© 2018 CBS Interactive Inc. All Rights Reserved.
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Offline azozeo

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Air Pollution Alert - Rising CO2 producing “miracle” re-greening effects
« Reply #4 on: September 08, 2018, 11:49:56 AM »
Climate change myth pushers are scientifically illiterate propagandists who have brainwashed themselves against all scientific reality to somehow believe that carbon dioxide is a poison to plants. In truth, it’s the “greening” molecule for the planet, as I’ve repeatedly explained in multiple climate videos, podcasts and climate articles. Now, new science published in Nature demonstrates that global tree cover is rapidly expanding across the planet as CO2 concentrations in the atmosphere rise to healthier, pro-tree levels that support forest growth and health.

Yes, you read that correctly: Forestation coverage of planet Earth is expanding, not shrinking as we’re all told by the lying globalist media on a daily basis. (The same dishonest media that claimed New York City would now be under water from an apocalypse of melting ice caps… go figure.)
I know exactly what you mean. Let me tell you why you’re here. You’re here because you know something. What you know you can’t explain, but you feel it. You’ve felt it your entire life, that there’s something wrong with the world.
You don’t know what it is but its there, like a splinter in your mind

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🏭 India's air quality plummets to worst possible category
« Reply #5 on: October 27, 2018, 06:17:17 AM »


India's air quality plummets to worst possible category

The level of PM2.5, tiny particulate matter that can clog lungs, is over six times higher than the WHO safe level.
6 hours ago

India's air quality plummets to worst possible category

Morning haze envelops the skyline on the outskirts of New Delhi [Altaf Qadri/AP]

India's air quality has plummeted to the worst possible category, the government's Central Pollution Control Board said on Friday.

The level of PM2.5, a tiny particulate matter that can dangerously clog lungs, read 187, more than six times higher than the World Health Organization considers safe.

The board warned people to avoid jogging outdoors in the early morning or after sunset and to keep their medications at hand if they are asthmatic. It also advised people to wear masks as a precaution.

The most recent air pollution data from the World Health Organization released in March this year gave India the dubious distinction of having the world's 10 most polluted cities.

India's capital, which once was the world's most polluted city, ranks sixth. But experts say the data does not suggest that New Delhi's air quality has improved, rather that more Indian cities' air has worsened.

A Supreme Court-appointed Environment Pollution Authority warned on Thursday that air pollution in the capital region is likely to peak from November 1 as a change in wind direction brings the toxic fumes from stubble-burning on farms in the neighbouring states of Haryana and Punjab into the region.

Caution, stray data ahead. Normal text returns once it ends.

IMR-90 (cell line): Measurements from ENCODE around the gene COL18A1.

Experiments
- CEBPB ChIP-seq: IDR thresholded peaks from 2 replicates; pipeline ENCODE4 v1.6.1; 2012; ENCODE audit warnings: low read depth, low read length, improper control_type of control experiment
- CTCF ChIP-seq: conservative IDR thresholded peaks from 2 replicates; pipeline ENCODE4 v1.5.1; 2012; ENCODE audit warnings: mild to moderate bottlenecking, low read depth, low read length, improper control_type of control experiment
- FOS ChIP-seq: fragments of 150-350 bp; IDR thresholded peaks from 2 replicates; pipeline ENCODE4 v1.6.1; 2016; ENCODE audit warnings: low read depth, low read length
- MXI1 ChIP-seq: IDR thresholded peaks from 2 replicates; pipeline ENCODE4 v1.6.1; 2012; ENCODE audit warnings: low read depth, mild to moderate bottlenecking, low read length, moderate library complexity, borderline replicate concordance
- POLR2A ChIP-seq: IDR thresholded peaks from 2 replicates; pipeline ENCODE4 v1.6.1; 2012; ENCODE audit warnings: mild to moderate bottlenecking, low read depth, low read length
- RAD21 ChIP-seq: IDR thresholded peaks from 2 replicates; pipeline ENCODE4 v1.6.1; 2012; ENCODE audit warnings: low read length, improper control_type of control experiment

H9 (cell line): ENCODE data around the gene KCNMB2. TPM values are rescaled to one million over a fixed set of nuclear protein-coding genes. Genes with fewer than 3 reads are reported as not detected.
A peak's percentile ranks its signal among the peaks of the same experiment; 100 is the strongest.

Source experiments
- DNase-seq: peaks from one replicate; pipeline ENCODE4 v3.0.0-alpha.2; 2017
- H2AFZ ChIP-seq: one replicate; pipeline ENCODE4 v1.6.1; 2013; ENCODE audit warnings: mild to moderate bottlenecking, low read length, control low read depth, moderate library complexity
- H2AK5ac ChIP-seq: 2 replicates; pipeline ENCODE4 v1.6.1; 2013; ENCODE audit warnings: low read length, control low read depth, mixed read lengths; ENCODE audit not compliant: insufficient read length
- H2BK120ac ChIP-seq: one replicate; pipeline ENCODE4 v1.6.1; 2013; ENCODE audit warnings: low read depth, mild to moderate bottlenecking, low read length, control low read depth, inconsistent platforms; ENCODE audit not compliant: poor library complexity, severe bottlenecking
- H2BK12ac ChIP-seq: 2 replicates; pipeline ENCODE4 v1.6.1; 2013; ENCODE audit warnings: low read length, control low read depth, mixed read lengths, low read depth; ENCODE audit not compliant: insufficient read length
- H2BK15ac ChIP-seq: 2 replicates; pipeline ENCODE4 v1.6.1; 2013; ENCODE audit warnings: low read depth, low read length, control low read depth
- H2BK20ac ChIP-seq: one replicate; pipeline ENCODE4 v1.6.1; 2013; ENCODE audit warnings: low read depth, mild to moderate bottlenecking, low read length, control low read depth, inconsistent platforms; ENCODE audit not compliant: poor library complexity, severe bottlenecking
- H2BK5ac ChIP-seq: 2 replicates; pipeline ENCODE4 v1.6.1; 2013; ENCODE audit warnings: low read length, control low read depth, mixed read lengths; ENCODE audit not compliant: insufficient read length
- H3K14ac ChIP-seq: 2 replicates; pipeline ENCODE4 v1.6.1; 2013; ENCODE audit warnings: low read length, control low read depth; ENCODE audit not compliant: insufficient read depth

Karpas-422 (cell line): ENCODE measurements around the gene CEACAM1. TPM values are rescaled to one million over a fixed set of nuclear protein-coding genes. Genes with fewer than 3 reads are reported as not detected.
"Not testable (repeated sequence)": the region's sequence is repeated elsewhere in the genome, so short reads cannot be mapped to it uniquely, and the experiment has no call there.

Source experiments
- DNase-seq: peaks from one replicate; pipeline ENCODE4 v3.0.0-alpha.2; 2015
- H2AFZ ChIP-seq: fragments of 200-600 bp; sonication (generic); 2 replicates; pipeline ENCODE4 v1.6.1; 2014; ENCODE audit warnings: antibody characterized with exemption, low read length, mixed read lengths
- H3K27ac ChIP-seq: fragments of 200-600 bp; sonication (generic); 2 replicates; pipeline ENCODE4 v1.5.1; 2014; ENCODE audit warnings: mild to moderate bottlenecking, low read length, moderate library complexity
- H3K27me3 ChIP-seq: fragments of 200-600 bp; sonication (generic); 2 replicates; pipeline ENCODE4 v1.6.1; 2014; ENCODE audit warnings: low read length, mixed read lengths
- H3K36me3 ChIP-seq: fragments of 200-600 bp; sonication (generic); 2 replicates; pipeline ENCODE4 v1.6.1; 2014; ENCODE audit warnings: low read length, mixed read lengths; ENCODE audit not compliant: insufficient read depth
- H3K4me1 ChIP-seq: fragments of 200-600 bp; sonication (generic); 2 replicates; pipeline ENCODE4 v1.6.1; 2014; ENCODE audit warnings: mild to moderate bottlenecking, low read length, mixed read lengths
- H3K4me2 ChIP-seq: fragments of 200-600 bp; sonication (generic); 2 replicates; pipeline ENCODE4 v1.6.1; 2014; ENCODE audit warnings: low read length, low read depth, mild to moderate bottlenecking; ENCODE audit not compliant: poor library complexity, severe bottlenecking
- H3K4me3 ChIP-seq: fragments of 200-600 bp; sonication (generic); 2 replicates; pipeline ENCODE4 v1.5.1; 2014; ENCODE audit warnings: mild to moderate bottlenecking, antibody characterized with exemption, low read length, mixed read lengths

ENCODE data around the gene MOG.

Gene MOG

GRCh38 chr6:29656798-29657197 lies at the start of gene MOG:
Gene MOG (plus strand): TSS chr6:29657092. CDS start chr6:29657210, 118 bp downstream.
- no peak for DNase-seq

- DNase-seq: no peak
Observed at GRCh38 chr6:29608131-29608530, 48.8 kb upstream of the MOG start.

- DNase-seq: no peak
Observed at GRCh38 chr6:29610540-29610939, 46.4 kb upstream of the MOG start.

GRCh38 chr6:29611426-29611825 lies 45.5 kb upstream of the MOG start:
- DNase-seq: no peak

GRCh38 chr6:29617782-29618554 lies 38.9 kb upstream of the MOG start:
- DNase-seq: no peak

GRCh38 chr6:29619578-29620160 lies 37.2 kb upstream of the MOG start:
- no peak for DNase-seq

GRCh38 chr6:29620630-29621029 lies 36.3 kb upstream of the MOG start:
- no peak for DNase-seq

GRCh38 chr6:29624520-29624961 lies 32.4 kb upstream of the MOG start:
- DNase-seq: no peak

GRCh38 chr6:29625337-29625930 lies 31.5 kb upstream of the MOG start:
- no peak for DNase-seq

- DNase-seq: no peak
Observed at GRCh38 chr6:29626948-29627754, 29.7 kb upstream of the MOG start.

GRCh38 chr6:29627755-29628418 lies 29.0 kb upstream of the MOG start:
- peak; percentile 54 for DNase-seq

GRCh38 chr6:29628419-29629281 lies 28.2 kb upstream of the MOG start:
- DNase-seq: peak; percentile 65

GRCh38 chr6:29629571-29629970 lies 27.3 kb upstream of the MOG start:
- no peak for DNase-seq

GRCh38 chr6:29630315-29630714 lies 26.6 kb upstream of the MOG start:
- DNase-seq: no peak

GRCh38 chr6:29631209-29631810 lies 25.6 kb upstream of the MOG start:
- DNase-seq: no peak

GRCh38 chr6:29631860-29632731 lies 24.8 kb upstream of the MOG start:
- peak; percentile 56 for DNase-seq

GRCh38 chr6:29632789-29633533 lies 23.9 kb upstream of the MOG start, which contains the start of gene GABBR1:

"Weather conditions are projected to become adverse from November 1," warned the India Meteorological Department.

Farmers have been ignoring government warnings of imposing a penalty for burning, saying they can't afford to buy harvesting machines that cost up to 50,000 rupees ($675) apiece.

A farmer walks through the smoke of burning farming waste at Palwal, Haryana state [File: Saurabh Das/AP Photo]

Another concern is the upcoming Diwali festival; late last year Delhi was covered in a toxic smog caused in part by the countless firecrackers let off for the festival, forcing authorities to shut power stations, ban construction and clamp down on rubbish burning.

"We are heading into a deadly cocktail with Diwali and peak stubble burning time," an official said on Thursday.

Some activists urged India's top court to order a complete ban on firecrackers this year as Diwali festival falls on November 7. The court, however, only imposed certain conditions for the sale and use of firecrackers.

Among those was an order that firecrackers could only be set off between 8pm and 10pm on November 7 and can not be sold online. It also set the kind of firecrackers that could be manufactured and sold, limiting them to less-polluting types.

Authorities also are trying to reduce the amount of dust in the air by sprinkling water in many neighbourhoods and ordering builders to cover construction sites.

An Indian worker makes firecrackers for the upcoming Hindu festival Diwali at a factory on the outskirts of Ahmadabad, India [Ajit Solanki/AP Photo]
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An Engineering Wunderkind's Ocean Plastics Cleanup Device Hits A Setback



January 5, 20195:04 PM ET
Heard on All Things Considered

Michel Martin

Amanda Morris

Ocean Cleanup's System 001 was towed out of the San Francisco Bay on Sept. 8, 2018.

The path to innovation is not always a smooth, straight line. In some cases, it's U-shaped.

In September, a 2,000-foot-long floating barrier, shaped like a U, was dispatched to the Great Pacific garbage patch between Hawaii and California, where roughly 1.8 trillion pieces of plastic have formed a floating field of debris roughly twice the size of Texas. Made of connected plastic pipes, the barrier was meant to catch and clean-up the plastic.